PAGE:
Following a crisis, we know that the day after can be a lesson in patience. School leaders, and incident survivors in general, are tired. Many are attempting to function after a sleepless night, foggy-brained and overwhelmed. The physiological and psychological impact of a crisis runs rampant among the masses. School leaders who manage to strategically plan for the aftermath and maintain their own personal rhythms and self-care routines fare better in the 24 hours following a crisis event. What comes after, however, is not a lesson in patience, but one of perseverance.
Most crises do not end after a 24 hour period of time. In fact, the short and long-term impact of a crisis can be far-reaching, depending on the nature of the crisis event. So, what should a leader prepare for in the days following a campus-wide crisis? If leaders can anticipate the what, they can better strategize the how.
What a leadership should consider post-crisis
Michael Hyatt, in his book The Vision Driven Leader, says that when leaders are developing a vision, they should focus on the what and not the how. I believe this is also true when a leader is envisioning how he/she will navigate the post-crisis world. What do you want your leadership to look like during this time? How do you hope your constituents will respond? Once you can clearly define the what, you can focus on the strategy to help you achieve it.
So, just what does a leader need to consider in the days, weeks, and even post-crisis months? Here are a few questions to guide you:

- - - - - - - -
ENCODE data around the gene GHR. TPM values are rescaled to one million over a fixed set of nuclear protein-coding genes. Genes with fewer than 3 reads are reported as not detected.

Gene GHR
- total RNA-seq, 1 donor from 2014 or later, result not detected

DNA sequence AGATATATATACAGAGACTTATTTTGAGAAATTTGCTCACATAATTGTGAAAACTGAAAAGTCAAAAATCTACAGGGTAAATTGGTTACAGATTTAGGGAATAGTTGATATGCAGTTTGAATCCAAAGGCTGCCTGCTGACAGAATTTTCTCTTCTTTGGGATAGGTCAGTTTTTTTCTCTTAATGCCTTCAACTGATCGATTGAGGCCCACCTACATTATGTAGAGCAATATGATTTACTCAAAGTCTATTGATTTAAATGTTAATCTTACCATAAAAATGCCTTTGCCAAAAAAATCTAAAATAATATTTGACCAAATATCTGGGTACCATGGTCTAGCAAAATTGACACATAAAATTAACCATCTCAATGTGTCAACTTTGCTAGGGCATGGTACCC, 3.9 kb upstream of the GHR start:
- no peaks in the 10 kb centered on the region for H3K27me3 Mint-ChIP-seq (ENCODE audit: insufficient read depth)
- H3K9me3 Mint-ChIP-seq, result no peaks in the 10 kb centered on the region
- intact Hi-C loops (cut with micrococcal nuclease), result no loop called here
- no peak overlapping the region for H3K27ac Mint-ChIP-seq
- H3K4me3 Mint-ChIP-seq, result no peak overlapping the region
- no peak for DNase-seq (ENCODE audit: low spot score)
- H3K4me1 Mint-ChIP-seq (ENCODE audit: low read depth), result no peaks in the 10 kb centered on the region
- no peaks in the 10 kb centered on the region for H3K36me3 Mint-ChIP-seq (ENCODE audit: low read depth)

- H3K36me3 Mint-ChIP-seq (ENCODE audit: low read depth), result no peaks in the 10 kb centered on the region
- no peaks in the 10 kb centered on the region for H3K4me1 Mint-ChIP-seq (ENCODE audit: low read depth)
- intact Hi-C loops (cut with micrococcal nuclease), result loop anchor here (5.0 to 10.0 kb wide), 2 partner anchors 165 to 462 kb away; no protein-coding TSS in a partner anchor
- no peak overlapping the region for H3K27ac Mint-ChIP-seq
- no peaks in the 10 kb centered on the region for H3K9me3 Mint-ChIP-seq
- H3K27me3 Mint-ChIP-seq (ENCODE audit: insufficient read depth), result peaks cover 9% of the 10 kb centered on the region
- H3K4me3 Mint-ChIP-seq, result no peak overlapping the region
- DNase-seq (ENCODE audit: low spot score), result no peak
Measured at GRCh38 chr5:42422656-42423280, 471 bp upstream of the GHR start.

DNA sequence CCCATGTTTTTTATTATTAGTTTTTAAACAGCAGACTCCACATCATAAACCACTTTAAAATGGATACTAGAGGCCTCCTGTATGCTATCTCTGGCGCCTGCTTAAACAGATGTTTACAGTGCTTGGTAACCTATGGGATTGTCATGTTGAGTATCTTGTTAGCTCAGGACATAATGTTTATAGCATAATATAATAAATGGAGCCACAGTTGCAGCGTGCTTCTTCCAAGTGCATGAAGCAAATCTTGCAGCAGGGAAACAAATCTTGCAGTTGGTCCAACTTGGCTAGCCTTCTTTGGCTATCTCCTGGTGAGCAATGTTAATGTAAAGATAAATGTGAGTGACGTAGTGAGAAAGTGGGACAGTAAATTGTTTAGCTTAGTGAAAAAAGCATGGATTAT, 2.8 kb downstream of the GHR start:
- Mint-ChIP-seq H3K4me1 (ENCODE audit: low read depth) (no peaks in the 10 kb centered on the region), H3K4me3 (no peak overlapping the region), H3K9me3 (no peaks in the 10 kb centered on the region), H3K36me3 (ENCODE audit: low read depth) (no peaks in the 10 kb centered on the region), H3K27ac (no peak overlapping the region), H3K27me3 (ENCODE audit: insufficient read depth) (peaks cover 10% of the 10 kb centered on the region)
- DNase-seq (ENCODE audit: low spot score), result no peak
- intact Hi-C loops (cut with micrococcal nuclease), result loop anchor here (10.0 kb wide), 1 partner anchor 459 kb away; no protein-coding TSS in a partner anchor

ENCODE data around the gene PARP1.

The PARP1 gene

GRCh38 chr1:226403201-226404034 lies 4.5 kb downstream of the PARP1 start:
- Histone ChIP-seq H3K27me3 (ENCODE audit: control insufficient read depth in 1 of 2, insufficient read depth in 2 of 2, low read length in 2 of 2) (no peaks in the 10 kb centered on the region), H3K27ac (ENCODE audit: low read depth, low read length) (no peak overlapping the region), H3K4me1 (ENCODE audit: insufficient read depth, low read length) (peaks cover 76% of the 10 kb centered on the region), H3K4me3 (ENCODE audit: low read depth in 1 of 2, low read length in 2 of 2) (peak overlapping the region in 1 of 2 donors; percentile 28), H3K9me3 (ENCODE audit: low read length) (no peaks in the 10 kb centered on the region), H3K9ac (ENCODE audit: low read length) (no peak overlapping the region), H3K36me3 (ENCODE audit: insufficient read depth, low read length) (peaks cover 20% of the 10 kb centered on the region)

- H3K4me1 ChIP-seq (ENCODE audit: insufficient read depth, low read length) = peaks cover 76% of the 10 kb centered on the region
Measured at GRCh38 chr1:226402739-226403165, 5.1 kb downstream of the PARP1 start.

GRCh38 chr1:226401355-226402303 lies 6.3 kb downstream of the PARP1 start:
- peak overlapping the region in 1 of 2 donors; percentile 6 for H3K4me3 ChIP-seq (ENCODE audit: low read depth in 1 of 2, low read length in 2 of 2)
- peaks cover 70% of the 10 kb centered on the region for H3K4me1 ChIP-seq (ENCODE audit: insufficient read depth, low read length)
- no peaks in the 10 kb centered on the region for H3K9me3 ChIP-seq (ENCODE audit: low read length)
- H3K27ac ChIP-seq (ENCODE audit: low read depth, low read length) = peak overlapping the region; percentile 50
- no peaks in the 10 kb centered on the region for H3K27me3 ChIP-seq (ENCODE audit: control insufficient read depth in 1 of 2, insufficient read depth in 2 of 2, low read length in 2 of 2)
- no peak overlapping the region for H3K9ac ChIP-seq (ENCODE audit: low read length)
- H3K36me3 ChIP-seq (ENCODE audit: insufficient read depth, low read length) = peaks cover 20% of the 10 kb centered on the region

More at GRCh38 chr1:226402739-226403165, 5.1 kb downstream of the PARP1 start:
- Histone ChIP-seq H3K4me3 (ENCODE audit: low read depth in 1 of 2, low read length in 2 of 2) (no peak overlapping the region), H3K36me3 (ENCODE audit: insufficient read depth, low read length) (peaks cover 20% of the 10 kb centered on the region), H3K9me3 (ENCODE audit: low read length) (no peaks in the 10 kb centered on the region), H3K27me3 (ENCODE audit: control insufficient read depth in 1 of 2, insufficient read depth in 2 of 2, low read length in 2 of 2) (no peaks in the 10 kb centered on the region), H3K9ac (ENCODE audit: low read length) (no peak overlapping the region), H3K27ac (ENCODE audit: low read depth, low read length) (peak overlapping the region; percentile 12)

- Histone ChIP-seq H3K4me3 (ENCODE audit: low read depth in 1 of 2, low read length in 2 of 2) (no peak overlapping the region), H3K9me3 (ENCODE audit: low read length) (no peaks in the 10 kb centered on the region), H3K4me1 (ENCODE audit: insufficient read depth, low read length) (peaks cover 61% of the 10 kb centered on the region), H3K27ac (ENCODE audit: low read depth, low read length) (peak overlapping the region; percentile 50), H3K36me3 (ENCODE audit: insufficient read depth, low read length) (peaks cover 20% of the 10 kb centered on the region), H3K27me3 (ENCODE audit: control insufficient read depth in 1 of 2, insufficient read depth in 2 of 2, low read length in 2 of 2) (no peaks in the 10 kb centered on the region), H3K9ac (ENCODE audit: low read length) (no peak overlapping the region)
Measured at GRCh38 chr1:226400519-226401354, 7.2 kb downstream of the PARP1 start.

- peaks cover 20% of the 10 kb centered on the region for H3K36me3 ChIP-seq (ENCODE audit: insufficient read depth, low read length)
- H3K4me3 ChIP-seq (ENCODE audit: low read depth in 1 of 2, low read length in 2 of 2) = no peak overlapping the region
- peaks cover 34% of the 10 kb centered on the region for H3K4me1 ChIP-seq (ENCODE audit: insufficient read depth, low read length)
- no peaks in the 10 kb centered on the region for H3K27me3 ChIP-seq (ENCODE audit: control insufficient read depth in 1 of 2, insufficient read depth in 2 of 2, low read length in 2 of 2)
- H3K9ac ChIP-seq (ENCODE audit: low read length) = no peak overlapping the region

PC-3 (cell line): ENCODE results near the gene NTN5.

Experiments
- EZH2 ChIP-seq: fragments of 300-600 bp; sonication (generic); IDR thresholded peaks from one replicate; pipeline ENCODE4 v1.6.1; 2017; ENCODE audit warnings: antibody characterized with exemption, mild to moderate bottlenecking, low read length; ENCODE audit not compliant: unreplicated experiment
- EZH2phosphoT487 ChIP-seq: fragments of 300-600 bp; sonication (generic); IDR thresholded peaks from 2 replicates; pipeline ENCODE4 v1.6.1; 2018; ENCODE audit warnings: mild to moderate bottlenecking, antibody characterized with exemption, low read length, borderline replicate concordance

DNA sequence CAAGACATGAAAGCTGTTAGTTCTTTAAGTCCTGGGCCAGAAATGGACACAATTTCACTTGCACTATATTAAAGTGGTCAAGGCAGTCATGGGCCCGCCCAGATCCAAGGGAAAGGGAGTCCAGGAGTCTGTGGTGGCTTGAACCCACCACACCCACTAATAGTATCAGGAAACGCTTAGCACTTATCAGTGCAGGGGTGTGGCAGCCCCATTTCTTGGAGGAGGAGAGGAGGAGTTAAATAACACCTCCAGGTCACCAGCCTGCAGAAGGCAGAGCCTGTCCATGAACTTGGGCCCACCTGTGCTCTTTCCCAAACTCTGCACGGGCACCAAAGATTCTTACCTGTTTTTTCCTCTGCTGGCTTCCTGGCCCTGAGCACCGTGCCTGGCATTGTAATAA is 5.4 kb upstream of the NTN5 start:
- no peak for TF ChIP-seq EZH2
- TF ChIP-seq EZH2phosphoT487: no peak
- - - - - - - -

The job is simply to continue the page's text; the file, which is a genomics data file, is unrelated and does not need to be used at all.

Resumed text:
Once you have answered these questions, you can start to clearly define how you might navigate post-crisis terrain as a school leader. Here are a few examples:
In response the first question above, I might state the following:
Post-crisis, I want to feel physically strong and emotionally in control. This will mean that I am well-rested and process my emotions in an effective and healthy manner.
Now I can strategize how I can achieve these desired results. For instance:
I am well-rested and maintain a healthy diet. I eat and exercise regularly and build rhythms of non work-related activity into my day. I process my emotions by maintaining my daily rhythms of meditation, prayer, reading and writing. These efforts are supported by completing The Miracle Morning and a routine of shutting down after work that includes quiet time to myself and no caffeine after 3 PM.
Following this simple process of identifying the what can further guide you in developing the how to support you in the days that follow any crisis or emergency event. Considering what you want each day to look like and how you need your community to feel will guide you in this process. From the what, the how develops more organically. What we will soon, discover, however, is that this short-term game plan can have long-term implications when a crisis isn't just confined to the course of a single day....
Linger a Little Longer:
1. Why do we say that leaders need patience the day after a crisis, but perseverance in the days that follow?
2. What question above was most surprising for you to consider when thinking about post-crisis perseverance?
3. When have you been guilty of leading with how rather than with what? What were the consequences? What was the end result?